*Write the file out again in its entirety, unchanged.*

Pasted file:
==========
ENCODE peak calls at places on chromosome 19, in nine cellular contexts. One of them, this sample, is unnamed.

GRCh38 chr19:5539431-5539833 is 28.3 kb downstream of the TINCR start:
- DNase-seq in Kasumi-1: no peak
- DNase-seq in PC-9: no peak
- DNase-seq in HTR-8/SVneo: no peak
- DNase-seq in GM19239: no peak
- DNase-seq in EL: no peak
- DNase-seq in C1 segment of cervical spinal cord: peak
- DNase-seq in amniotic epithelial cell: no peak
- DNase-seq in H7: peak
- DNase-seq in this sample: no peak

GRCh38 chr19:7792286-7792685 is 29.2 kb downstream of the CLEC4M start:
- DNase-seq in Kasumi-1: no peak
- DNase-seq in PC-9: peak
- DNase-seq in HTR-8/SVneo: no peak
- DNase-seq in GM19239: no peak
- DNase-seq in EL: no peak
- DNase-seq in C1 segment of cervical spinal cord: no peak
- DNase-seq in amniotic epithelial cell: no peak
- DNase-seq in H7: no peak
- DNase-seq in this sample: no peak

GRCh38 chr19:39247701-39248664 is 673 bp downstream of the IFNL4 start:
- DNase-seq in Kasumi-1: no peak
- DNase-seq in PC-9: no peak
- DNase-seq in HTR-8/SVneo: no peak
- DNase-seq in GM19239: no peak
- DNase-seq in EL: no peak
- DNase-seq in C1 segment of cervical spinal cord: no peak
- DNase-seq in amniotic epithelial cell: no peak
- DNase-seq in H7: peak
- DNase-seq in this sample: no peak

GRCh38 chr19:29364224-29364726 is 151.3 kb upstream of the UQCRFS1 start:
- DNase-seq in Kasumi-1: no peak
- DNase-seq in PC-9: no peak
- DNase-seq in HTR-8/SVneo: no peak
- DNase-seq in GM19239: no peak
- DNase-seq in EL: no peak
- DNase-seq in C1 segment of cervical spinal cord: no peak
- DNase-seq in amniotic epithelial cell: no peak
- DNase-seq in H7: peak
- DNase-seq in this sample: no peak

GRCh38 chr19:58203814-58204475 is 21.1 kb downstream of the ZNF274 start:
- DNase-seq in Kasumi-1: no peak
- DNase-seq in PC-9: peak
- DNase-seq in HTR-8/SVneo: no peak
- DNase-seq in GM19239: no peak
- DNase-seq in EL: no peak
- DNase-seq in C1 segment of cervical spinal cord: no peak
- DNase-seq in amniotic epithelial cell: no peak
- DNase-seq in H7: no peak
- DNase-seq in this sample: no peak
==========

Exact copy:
ENCODE peak calls at places on chromosome 19, in nine cellular contexts. One of them, this sample, is unnamed.

GRCh38 chr19:5539431-5539833 is 28.3 kb downstream of the TINCR start:
- DNase-seq in Kasumi-1: no peak
- DNase-seq in PC-9: no peak
- DNase-seq in HTR-8/SVneo: no peak
- DNase-seq in GM19239: no peak
- DNase-seq in EL: no peak
- DNase-seq in C1 segment of cervical spinal cord: peak
- DNase-seq in amniotic epithelial cell: no peak
- DNase-seq in H7: peak
- DNase-seq in this sample: no peak

GRCh38 chr19:7792286-7792685 is 29.2 kb downstream of the CLEC4M start:
- DNase-seq in Kasumi-1: no peak
- DNase-seq in PC-9: peak
- DNase-seq in HTR-8/SVneo: no peak
- DNase-seq in GM19239: no peak
- DNase-seq in EL: no peak
- DNase-seq in C1 segment of cervical spinal cord: no peak
- DNase-seq in amniotic epithelial cell: no peak
- DNase-seq in H7: no peak
- DNase-seq in this sample: no peak

GRCh38 chr19:39247701-39248664 is 673 bp downstream of the IFNL4 start:
- DNase-seq in Kasumi-1: no peak
- DNase-seq in PC-9: no peak
- DNase-seq in HTR-8/SVneo: no peak
- DNase-seq in GM19239: no peak
- DNase-seq in EL: no peak
- DNase-seq in C1 segment of cervical spinal cord: no peak
- DNase-seq in amniotic epithelial cell: no peak
- DNase-seq in H7: peak
- DNase-seq in this sample: no peak

GRCh38 chr19:29364224-29364726 is 151.3 kb upstream of the UQCRFS1 start:
- DNase-seq in Kasumi-1: no peak
- DNase-seq in PC-9: no peak
- DNase-seq in HTR-8/SVneo: no peak
- DNase-seq in GM19239: no peak
- DNase-seq in EL: no peak
- DNase-seq in C1 segment of cervical spinal cord: no peak
- DNase-seq in amniotic epithelial cell: no peak
- DNase-seq in H7: peak
- DNase-seq in this sample: no peak

GRCh38 chr19:58203814-58204475 is 21.1 kb downstream of the ZNF274 start:
- DNase-seq in Kasumi-1: no peak
- DNase-seq in PC-9: peak
- DNase-seq in HTR-8/SVneo: no peak
- DNase-seq in GM19239: no peak
- DNase-seq in EL: no peak
- DNase-seq in C1 segment of cervical spinal cord: no peak
- DNase-seq in amniotic epithelial cell: no peak
- DNase-seq in H7: no peak
- DNase-seq in this sample: no peak